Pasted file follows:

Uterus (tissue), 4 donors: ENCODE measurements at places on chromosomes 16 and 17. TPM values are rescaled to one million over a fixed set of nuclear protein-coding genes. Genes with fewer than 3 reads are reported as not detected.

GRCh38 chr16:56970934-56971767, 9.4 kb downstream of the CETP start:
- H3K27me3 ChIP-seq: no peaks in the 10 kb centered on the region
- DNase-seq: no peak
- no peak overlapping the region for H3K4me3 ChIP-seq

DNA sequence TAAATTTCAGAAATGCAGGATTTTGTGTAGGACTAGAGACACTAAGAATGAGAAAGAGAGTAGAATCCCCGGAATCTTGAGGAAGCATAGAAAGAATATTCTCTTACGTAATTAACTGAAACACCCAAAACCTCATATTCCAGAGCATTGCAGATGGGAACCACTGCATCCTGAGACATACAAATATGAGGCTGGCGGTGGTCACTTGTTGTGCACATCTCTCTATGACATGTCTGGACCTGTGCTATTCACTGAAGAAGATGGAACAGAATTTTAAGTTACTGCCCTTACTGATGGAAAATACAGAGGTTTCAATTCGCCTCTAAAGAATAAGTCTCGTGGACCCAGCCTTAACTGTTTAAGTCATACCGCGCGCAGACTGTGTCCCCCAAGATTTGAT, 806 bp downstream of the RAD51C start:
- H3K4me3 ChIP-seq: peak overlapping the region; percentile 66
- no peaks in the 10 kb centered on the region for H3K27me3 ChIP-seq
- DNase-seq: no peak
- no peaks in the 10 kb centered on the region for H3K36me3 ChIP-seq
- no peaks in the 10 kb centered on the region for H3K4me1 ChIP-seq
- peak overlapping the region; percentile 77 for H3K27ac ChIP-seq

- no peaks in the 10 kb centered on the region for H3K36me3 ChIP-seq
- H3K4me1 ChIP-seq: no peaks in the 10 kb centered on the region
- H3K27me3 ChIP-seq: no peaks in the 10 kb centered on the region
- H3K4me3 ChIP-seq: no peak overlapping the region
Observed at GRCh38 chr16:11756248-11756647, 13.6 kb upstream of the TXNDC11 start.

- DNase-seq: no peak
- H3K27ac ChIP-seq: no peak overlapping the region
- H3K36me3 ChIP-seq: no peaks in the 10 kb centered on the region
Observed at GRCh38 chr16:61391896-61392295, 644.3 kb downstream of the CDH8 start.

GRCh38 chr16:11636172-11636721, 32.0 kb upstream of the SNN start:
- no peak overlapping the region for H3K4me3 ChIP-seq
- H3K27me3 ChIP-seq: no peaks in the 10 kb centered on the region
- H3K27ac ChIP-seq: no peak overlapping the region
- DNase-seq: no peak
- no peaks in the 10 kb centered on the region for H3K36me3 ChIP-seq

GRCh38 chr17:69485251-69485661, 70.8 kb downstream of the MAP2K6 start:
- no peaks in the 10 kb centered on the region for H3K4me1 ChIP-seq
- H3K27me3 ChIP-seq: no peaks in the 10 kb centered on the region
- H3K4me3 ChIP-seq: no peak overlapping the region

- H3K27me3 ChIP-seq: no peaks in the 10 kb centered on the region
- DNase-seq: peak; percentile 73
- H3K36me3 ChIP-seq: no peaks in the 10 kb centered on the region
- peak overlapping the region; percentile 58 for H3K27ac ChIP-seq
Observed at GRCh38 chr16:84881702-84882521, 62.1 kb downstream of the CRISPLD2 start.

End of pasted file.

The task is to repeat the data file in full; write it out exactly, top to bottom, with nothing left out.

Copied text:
Uterus (tissue), 4 donors: ENCODE measurements at places on chromosomes 16 and 17. TPM values are rescaled to one million over a fixed set of nuclear protein-coding genes. Genes with fewer than 3 reads are reported as not detected.

GRCh38 chr16:56970934-56971767, 9.4 kb downstream of the CETP start:
- H3K27me3 ChIP-seq: no peaks in the 10 kb centered on the region
- DNase-seq: no peak
- no peak overlapping the region for H3K4me3 ChIP-seq

DNA sequence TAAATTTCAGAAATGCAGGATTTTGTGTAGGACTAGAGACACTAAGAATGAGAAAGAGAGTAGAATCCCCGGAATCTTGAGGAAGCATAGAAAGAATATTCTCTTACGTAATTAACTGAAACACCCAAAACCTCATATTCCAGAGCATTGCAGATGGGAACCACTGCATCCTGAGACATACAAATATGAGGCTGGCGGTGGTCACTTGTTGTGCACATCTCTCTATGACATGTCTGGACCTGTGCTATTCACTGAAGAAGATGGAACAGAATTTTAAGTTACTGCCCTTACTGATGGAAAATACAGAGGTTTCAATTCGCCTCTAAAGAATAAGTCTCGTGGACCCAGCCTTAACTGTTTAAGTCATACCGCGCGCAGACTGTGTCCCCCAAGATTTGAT, 806 bp downstream of the RAD51C start:
- H3K4me3 ChIP-seq: peak overlapping the region; percentile 66
- no peaks in the 10 kb centered on the region for H3K27me3 ChIP-seq
- DNase-seq: no peak
- no peaks in the 10 kb centered on the region for H3K36me3 ChIP-seq
- no peaks in the 10 kb centered on the region for H3K4me1 ChIP-seq
- peak overlapping the region; percentile 77 for H3K27ac ChIP-seq

- no peaks in the 10 kb centered on the region for H3K36me3 ChIP-seq
- H3K4me1 ChIP-seq: no peaks in the 10 kb centered on the region
- H3K27me3 ChIP-seq: no peaks in the 10 kb centered on the region
- H3K4me3 ChIP-seq: no peak overlapping the region
Observed at GRCh38 chr16:11756248-11756647, 13.6 kb upstream of the TXNDC11 start.

- DNase-seq: no peak
- H3K27ac ChIP-seq: no peak overlapping the region
- H3K36me3 ChIP-seq: no peaks in the 10 kb centered on the region
Observed at GRCh38 chr16:61391896-61392295, 644.3 kb downstream of the CDH8 start.

GRCh38 chr16:11636172-11636721, 32.0 kb upstream of the SNN start:
- no peak overlapping the region for H3K4me3 ChIP-seq
- H3K27me3 ChIP-seq: no peaks in the 10 kb centered on the region
- H3K27ac ChIP-seq: no peak overlapping the region
- DNase-seq: no peak
- no peaks in the 10 kb centered on the region for H3K36me3 ChIP-seq

GRCh38 chr17:69485251-69485661, 70.8 kb downstream of the MAP2K6 start:
- no peaks in the 10 kb centered on the region for H3K4me1 ChIP-seq
- H3K27me3 ChIP-seq: no peaks in the 10 kb centered on the region
- H3K4me3 ChIP-seq: no peak overlapping the region

- H3K27me3 ChIP-seq: no peaks in the 10 kb centered on the region
- DNase-seq: peak; percentile 73
- H3K36me3 ChIP-seq: no peaks in the 10 kb centered on the region
- peak overlapping the region; percentile 58 for H3K27ac ChIP-seq
Observed at GRCh38 chr16:84881702-84882521, 62.1 kb downstream of the CRISPLD2 start.